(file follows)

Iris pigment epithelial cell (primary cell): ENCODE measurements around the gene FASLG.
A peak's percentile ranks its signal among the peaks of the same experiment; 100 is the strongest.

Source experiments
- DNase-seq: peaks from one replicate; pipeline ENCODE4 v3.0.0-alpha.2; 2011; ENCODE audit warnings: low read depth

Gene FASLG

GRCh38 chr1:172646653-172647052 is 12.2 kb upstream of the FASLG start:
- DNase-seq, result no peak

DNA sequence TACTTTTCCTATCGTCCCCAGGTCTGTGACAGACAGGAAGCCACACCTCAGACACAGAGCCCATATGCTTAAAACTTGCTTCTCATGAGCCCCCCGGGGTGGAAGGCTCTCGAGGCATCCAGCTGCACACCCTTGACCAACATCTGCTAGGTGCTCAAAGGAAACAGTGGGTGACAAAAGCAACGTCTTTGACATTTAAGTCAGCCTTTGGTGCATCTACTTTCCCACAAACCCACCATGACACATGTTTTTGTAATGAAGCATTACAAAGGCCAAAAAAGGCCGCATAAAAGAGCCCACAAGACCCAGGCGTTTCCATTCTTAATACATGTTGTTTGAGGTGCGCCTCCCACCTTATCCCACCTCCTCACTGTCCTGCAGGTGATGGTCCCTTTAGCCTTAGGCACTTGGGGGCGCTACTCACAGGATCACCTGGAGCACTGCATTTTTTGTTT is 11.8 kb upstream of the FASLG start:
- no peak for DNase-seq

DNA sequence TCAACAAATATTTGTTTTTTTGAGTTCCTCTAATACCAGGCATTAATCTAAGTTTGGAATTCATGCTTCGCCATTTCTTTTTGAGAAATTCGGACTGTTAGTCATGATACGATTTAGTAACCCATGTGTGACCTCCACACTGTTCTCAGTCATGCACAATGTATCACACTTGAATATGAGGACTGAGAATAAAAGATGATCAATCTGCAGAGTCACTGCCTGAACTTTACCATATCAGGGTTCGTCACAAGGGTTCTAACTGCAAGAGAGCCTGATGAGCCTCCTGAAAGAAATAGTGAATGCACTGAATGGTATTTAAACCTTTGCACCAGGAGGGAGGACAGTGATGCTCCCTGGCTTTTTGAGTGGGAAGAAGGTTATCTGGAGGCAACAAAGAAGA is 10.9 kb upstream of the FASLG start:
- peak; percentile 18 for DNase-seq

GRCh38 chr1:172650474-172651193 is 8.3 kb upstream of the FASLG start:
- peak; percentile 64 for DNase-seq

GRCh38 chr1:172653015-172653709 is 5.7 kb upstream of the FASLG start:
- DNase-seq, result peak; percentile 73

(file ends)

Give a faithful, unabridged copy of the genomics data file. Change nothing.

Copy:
Iris pigment epithelial cell (primary cell): ENCODE measurements around the gene FASLG.
A peak's percentile ranks its signal among the peaks of the same experiment; 100 is the strongest.

Source experiments
- DNase-seq: peaks from one replicate; pipeline ENCODE4 v3.0.0-alpha.2; 2011; ENCODE audit warnings: low read depth

Gene FASLG

GRCh38 chr1:172646653-172647052 is 12.2 kb upstream of the FASLG start:
- DNase-seq, result no peak

DNA sequence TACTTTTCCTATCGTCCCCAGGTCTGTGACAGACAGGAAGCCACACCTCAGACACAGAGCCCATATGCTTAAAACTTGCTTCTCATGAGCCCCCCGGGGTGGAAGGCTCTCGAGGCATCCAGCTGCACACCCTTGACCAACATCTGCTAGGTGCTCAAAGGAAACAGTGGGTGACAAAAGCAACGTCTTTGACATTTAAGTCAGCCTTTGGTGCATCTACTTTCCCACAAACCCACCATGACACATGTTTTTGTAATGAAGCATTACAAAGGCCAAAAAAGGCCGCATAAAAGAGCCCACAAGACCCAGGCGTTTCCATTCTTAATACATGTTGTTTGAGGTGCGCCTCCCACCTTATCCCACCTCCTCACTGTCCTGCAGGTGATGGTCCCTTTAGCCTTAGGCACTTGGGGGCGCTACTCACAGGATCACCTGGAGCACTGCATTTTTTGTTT is 11.8 kb upstream of the FASLG start:
- no peak for DNase-seq

DNA sequence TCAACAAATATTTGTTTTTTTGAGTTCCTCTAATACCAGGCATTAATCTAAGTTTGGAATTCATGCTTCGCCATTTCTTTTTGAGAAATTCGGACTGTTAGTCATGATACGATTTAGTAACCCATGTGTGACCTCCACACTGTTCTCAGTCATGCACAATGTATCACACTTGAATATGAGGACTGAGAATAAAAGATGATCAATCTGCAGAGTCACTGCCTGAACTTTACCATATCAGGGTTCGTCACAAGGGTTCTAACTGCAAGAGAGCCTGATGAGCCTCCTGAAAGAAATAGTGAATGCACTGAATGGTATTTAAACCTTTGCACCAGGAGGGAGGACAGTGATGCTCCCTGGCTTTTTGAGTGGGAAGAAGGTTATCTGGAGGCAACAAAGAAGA is 10.9 kb upstream of the FASLG start:
- peak; percentile 18 for DNase-seq

GRCh38 chr1:172650474-172651193 is 8.3 kb upstream of the FASLG start:
- peak; percentile 64 for DNase-seq

GRCh38 chr1:172653015-172653709 is 5.7 kb upstream of the FASLG start:
- DNase-seq, result peak; percentile 73